Uppsala Kidney Oxygen Meeting 2017

Homepage: http://www.mcb.uu.se/kidney2017

Recent advances have solidified deranged renal oxygen homeostasis, i.e.
intrarenal tissue hypoxia, as a key event for both the onset and the
progression of chronic kidney disease (Mimura and Nangaku 2010). In 1998,
Fine and colleagues proposed that reduced renal blood flow in the peritubular
capillaries results in decreased kidney tissue oxygenation which, when
reaching a threshold, promotes tubulointerstitial fibrosis via several
different parallel pathways ultimately leading to chronic kidney
disease (Fine, Orphanides et al. 1998). This theory has gained
increasing support over the last recent years. Specifically,
experimental data have highlighted renal hypoxia as a crucial factor
for kidney disease in diabetes (Rosenberger, Khamaisi et al. 2008),
hypertension (Welch, Baumgartl et al. 2001), polycystic kidney disease
(Bernhardt, Wiesener et al. 2007) and chronic glomerulonephritis
(Inoue, Kozawa et al. 2011). Furthermore, otherwise healthy humans
exposed to reduced kidney tissue oxygenation, due to living at high
altitude, have 1.8-fold increased risk of non-diabetes related
end-stage renal disease (Hochman, Watt et al. 2007). It has also been
reported that renal hypoxia may be an independent mechanism for the
onset of kidney disease (Friederich-Persson, Thorn et al. 2013) and
renal hypoxia is present in patients with diabetes (Inoue, Kozawa et
al. 2011).

The conference will cover the scientific basis of the effects of
hypoxia for cell signaling, mitochondrial and cellular function and
its role in the development of both acute kidney injury and chronic
kidney disease.
We will also thoroughly discuss currently available and novel techniques to
study kidney oxygenation in animal models and patients.

It is critical that scientist in the field of kidney oxygen metabolism
can interact to discuss recent findings and form a broad
multidisciplinary group to facilitate collaborations and advance the
current understanding. The creation of a focused group of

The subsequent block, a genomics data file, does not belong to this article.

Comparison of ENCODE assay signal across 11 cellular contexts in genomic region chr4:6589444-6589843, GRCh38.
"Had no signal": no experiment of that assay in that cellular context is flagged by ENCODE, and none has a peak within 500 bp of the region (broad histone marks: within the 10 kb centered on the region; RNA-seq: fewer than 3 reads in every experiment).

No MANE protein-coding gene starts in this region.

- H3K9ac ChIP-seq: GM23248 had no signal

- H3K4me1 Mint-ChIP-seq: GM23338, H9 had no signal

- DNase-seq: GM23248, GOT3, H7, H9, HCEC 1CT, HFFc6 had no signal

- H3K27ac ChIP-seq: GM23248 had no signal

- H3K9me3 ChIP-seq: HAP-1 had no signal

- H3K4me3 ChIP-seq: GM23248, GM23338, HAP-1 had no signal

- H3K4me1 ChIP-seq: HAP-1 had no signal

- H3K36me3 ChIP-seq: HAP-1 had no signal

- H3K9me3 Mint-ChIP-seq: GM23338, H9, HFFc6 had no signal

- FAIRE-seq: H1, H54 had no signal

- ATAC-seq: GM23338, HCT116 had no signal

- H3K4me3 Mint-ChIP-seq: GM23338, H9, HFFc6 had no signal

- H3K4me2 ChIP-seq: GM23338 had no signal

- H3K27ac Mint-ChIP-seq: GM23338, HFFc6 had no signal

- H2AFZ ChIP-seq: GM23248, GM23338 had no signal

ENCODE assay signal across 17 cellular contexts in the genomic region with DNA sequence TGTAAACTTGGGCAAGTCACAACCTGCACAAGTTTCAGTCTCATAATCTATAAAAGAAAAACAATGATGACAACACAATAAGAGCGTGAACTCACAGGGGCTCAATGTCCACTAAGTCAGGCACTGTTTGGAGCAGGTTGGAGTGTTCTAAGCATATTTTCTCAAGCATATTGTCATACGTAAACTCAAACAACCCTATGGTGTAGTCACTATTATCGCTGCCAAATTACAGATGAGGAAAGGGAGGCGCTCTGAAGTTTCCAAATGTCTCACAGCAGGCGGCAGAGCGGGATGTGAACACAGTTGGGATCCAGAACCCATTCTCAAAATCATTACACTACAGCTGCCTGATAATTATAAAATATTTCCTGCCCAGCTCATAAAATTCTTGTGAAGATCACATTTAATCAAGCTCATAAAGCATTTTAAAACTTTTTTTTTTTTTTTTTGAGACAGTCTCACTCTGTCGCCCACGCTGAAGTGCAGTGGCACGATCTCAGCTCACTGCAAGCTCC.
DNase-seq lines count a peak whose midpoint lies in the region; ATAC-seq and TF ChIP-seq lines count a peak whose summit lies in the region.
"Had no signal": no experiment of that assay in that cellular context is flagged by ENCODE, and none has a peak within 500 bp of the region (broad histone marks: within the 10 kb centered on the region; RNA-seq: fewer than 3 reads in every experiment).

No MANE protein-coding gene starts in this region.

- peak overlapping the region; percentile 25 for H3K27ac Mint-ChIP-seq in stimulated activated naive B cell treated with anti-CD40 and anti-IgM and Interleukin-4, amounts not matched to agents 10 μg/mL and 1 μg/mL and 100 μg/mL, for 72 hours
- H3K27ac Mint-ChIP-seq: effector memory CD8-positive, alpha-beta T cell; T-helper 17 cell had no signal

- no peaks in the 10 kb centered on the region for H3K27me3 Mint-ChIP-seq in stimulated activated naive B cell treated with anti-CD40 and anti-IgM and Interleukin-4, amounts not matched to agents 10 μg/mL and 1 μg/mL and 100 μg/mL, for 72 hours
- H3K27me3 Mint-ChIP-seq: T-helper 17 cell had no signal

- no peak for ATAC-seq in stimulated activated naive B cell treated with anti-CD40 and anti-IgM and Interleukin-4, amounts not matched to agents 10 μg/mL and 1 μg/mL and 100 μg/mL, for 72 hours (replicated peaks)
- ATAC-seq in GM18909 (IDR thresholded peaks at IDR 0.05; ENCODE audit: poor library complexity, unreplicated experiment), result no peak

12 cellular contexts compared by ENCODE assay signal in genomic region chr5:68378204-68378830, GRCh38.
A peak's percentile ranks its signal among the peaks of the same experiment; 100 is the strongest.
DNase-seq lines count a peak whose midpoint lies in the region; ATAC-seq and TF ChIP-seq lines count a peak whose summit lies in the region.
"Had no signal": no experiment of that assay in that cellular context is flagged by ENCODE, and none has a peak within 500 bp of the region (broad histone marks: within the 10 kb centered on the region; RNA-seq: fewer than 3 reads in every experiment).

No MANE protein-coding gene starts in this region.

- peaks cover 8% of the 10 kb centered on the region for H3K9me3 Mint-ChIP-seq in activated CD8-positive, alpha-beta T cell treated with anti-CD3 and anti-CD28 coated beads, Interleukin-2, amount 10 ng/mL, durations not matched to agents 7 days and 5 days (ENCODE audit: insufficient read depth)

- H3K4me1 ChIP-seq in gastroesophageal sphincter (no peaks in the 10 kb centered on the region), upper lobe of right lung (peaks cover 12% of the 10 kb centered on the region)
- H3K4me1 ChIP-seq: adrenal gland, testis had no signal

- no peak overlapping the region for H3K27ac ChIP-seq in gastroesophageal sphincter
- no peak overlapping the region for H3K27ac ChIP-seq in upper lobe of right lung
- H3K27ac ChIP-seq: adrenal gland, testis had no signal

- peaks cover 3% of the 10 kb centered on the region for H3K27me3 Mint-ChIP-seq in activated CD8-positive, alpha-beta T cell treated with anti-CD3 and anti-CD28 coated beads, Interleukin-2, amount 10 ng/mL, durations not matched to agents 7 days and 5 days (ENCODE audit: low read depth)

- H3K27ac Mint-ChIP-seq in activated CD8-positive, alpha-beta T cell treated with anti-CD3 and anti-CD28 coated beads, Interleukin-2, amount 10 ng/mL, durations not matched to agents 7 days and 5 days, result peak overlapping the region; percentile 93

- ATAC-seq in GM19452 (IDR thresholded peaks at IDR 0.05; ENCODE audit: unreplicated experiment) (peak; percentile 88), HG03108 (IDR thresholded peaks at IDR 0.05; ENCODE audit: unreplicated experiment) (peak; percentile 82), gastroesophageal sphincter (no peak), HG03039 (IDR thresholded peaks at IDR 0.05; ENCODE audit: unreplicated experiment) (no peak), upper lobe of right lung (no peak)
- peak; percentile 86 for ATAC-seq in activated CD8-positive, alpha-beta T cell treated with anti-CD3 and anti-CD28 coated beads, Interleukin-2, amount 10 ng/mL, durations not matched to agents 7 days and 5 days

world-leading scientists in the rapidly emerging area of the role of
renal hypoxia in kidney disease will certainly be beneficial in order
to allow for exchange of new ideas, identification of possible
collaborations and future research directions.

We expect approximately 60 attendees with approximately 25% of
participants from Sweden. Invited speakers are especially encourage to bring
graduate students, postdoctoral fellows and junior colleagues that
will benefit from interaction with prominent scientists in the field.
All abstracts will be presented as poster or oral presentations given enough
scientific high and conformation to the scientific theme of the conference.

Ass. Prof. Reiko Inagi, Graduate School of Medicine and Faculty of Medicine,
University of Tokyo, Japan.

Prof. Masaomi Nangaku, Division of Nephrology and Endocrinology, University
of Tokyo School of Medicine, Japan.

Ass. Prof. Prabhleen Singh, University of California, San Diego, USA.

Prof. William Welch, Division of Nephrology and Hypertension, Georgetown
University, USA.

Prof. Susan Francis, School of Physics & Astronomy, University of Nottingham,
United Kingdom.

Prof. Roger Evans, Department of Physiology, Monash University, Australia.

Prof. Jennifer Pollock, Nutrition Obesity Research Center, University of
Alabama at Birmingham, USA.

Dr. Anita T Layton, Biomedical Engineering, Duke University, USA.

Prof. Phillip Darwin Bell, University of Alabama at Birmingham, USA.

Prof. Samuel Heyman, Department of Medicine, Hebrew University of
Jerusalem, Israel.

Prof. Sven-Erik Ricksten, Department of Anesthesiology and Intensive Care,
Gothenburg University, Sweden.

Prof. Volker Haase, Department of Medicine Biochemistry and Biophysics,
Karolinska Institutet, Sweden.

Ass. Prof. Sergiu-Bogdan Catrina, Department of Molecular Medicine and
Surgery, Karolinska Institutet, Sweden.

Dr. Malou Friederich-Persson, Department of Medical Cell Biology, Uppsala
University, Sweden.

Ebba Sivertsson, Department of Medical Cell Biology, Uppsala University,

August 17-20th 2017
The preliminary program of sessions:
Techniques to measure kidney oxygen homeostasis. Hypoxia inducible factors
and kidney oxygen homeostasis in health and disease. ER-stress and renal
stress responses in the regulation of kidney oxygen homeostasis.
Mitochondrial function and regulation of kidney oxygen homeostasis. The role
of kidney oxygen homeostasis in acute kidney injury. The role of kidney
oxygen homeostasis in chronic kidney disease

“Poster teasers”
In each session, 2-3 abstracts will be selected to be oral
presentations. In the
session called “poster teasers”, poster presenters will get one power point
slide and one minute to present a short teaser and inspire attendees to come
and discuss science at their posters. Each day includes ample time for poster
viewing and poster awards and oral presentations are awarded on a peer-
review basis.

All invited speakers and presenters of abstracts will have to opportunity to
submit manuscripts for publication in Acta Physiologica (impact 4.867).
Furthermore, all accepted abstracts will be presented as a joint
volume and distributed to the attendees.

For registration please contact: Malou Friederich-Persson at
malou.friederich@mcb.uu.se regarding how to register and for submitting